This Gaming 7 model for example is effectively identical to the Gaming GT, just with the aforementioned additions and subtractions.

Z97X-Gaming 5​



Click on image to enlarge

The Gaming 5 is again very similar to the higher-end models, but it does away with the OC Touch panel in the top right-hand corner of the motherboard, which is where the real-time manual overclocking and temperature/voltage monitoring features are on the pricier Gaming Series models. All these models share a similar PCH heatsink design and logo.

Z97X-Gaming 3​

The Gaming 3 model was installed a system, so we couldn't get as close a look at it. However, at first glance it appears to quite similar to the Gaming 5, just with a simpler MOSFET heatsink design that matches the one used on the Z97X-SLI which you will see in the Ultra Durable Series section.
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Associate Review Editor
Nov 8, 2006
SuperOverClocking Series Motherboards

SuperOverClocking Series Motherboards

First introduced with the X58A-OC back in 2011, the highly rated OverClocking Series has been relabeled to SuperOverClocking (SOC) Series to put the motherboard division in line with the company’s graphics card naming scheme. Thankfully, that’s the end of the changes. The uniquely attractive – maybe only in the eyes of this writer – black and orange colour scheme remains intact, as does the intense overclocking-first focus of this rare-breed of motherboards.

Z97X-SOC Force​


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The SOC Force features an all-digital 8-phase power design, which allows for adjustable frequency/phase/voltage control via an International Rectifier PWM controller. The CPU socket area is quite free from clutter, so it will have no issues accommodating large LN2 pots, cascade heads, or complex water-cooling setups.

As on all OC/SOC models, the OC Touch panel is definitely one of the best features. It not only allows users to manually adjust the CPU multiplier and BCLK in real-time via dedicated buttons, but thanks to the Gear button users can now select whether to change the BCLK by extremely precise increments. The eleven voltage headers and voltage measurement pads are also obviously indispensable for any serious overclocker. The new OC DIMM Switch, which allows overclockers to turn off the signal going to individual memory channels, and OC PCIe Switch, which allows users to disable any of the four PCI-E x16 slots, are definitely going to be widely used as well. Basically, this is most impressive OC Touch panel ever outfitted to any GIGABYTE model, and we look forward to testing it out.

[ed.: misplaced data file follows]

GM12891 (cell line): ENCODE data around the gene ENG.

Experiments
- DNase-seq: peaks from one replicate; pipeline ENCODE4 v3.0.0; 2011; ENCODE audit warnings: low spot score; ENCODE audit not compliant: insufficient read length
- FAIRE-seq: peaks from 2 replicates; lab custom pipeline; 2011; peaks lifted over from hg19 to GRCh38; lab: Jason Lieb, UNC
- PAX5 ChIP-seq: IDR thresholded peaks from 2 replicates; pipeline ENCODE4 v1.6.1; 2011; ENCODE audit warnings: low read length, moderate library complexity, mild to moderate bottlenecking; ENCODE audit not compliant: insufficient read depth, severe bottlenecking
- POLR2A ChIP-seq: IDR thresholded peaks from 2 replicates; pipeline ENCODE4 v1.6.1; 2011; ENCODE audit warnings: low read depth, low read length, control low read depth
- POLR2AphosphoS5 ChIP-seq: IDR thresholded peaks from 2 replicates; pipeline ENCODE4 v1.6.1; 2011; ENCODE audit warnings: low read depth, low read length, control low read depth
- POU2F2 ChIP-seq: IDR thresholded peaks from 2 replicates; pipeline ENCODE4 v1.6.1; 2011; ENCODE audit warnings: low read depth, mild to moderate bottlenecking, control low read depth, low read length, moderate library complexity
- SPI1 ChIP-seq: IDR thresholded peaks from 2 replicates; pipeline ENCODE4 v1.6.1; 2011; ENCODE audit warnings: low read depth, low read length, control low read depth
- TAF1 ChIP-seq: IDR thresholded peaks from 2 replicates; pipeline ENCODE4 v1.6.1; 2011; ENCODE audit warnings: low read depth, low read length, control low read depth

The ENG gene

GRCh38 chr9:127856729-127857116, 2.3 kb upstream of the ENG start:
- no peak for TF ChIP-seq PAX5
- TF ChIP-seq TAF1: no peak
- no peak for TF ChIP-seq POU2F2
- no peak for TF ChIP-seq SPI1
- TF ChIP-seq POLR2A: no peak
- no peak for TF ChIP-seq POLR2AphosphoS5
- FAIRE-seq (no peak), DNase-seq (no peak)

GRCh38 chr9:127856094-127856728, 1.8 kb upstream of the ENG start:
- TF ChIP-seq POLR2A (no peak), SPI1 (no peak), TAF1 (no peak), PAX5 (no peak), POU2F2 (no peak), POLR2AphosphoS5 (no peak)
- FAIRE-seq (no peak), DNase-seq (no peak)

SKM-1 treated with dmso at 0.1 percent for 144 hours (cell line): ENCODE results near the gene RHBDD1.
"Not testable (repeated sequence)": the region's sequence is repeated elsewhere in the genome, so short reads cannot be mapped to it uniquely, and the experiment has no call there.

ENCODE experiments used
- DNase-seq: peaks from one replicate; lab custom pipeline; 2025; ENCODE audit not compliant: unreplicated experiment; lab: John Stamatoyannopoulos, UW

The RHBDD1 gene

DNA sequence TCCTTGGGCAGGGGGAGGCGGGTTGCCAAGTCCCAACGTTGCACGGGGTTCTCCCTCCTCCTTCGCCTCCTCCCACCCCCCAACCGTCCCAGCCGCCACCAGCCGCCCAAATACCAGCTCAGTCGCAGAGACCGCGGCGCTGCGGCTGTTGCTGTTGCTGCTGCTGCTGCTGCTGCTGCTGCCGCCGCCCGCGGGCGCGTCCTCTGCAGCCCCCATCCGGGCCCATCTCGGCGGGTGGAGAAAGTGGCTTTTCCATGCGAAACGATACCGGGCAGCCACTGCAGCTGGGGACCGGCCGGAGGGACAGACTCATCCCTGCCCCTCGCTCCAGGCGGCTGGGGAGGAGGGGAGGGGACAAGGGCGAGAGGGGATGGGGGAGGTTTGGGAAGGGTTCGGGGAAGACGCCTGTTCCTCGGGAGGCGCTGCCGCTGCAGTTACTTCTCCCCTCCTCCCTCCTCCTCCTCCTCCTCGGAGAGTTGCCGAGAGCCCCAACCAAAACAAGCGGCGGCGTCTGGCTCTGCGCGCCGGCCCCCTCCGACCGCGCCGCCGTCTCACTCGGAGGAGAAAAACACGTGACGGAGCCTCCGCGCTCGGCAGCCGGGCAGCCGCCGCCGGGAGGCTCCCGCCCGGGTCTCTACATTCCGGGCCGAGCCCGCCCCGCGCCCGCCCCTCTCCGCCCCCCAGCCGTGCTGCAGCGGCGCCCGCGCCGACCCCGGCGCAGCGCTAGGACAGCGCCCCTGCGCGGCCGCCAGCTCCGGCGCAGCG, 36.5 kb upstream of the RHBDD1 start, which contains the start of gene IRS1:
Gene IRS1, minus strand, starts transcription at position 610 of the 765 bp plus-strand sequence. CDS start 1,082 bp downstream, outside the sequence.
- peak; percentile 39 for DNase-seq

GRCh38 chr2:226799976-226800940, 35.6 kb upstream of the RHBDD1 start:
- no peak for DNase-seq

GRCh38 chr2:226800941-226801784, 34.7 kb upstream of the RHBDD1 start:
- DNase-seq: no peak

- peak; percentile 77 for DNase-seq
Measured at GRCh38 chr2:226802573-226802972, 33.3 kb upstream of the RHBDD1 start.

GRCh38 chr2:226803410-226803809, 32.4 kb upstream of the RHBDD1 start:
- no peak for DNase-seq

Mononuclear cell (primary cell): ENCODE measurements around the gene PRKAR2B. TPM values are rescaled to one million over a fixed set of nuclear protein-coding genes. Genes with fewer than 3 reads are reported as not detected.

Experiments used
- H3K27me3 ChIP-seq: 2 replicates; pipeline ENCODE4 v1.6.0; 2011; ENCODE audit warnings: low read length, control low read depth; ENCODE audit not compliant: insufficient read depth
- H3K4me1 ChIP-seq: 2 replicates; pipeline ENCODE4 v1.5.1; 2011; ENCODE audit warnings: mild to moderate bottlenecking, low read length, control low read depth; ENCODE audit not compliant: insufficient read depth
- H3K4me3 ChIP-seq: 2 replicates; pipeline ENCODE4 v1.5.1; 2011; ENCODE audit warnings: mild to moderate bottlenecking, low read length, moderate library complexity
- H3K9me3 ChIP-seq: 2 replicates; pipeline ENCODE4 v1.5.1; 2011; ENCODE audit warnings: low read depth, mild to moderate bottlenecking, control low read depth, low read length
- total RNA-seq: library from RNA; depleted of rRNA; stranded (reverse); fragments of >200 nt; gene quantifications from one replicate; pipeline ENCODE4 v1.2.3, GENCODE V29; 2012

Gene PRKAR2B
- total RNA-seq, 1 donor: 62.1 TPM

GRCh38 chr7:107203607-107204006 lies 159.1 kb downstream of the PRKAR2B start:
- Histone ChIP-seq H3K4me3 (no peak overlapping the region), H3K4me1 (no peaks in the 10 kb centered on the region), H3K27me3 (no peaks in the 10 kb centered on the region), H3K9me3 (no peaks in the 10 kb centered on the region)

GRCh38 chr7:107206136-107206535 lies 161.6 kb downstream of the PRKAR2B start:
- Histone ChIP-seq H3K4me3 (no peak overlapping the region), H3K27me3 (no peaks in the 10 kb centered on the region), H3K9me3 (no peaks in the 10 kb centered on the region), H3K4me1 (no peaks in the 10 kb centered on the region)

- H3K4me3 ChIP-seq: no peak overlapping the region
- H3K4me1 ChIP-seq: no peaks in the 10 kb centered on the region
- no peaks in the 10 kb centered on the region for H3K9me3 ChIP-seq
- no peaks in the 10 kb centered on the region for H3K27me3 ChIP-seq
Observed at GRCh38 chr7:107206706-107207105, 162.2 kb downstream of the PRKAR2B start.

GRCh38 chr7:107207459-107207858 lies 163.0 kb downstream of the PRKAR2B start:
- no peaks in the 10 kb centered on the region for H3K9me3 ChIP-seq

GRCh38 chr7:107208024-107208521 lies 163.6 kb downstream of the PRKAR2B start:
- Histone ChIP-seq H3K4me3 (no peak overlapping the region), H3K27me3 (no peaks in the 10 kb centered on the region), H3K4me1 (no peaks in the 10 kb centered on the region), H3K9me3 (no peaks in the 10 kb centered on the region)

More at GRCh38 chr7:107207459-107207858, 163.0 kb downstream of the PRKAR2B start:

An interesting innovation found on these new SOC models is the surface-mounted memory slots, which are an easily identifiable change once you flip the motherboard over. GIGABYTE claim that this new design should help improve memory overclocking at the very highest levels.



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Connectivity-wise the options are somewhat limited, but given the focus on this motherboard, that's not really an issue. There are six SATA 6Gb/s ports, but if you elect to use of SATA Express, that drops down to four SATA 6Gb/s ports...which is still more than often for those who are mainly focusing on CPU and 3D benchmarking tasks. Overclockers running their systems on a test bench will likely rejoice at the new OC Connect feature, which are the two front-facing USB ports that will stop users from having to blindly fiddle with the rear I/O panel when trying to plug in a USB device.

This model does support 4-Way CrossFire, but only 2-Way SLI. The reason for this is because GIGABYTE wanted to focus on pure performance they elected not to included a latency-increasing PLX PCI-E multiplier chip. As a result, in 4-Way configuration the motherboard must run in x4/x4/x4/x4 mode, which doesn't meet the requirements for NVIDIA's 4-Way SLI certification. Practically speaking, given the fact that this is PCI-E x4 Gen. 3, there really shouldn't be any bandwidth bottleneck issues. What about those who "need" 4-Way SLI? Well there's obviously the aforementioned Z97X-G1 Gaming model, but this "need" will be better met by an upcoming platform anyways.





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Truthfully, there is only one significant difference between the SOC Force and SOC model, which is that the CPU power design has been dropped from 8 phases down to 4 phases. Although that might seem pitifully low compared to what we have been in the past, the modern über-robust components used on these models means that for you are unlikely to encounter any actual overclocking differences between both models, even if you're going sub-zero and extreme.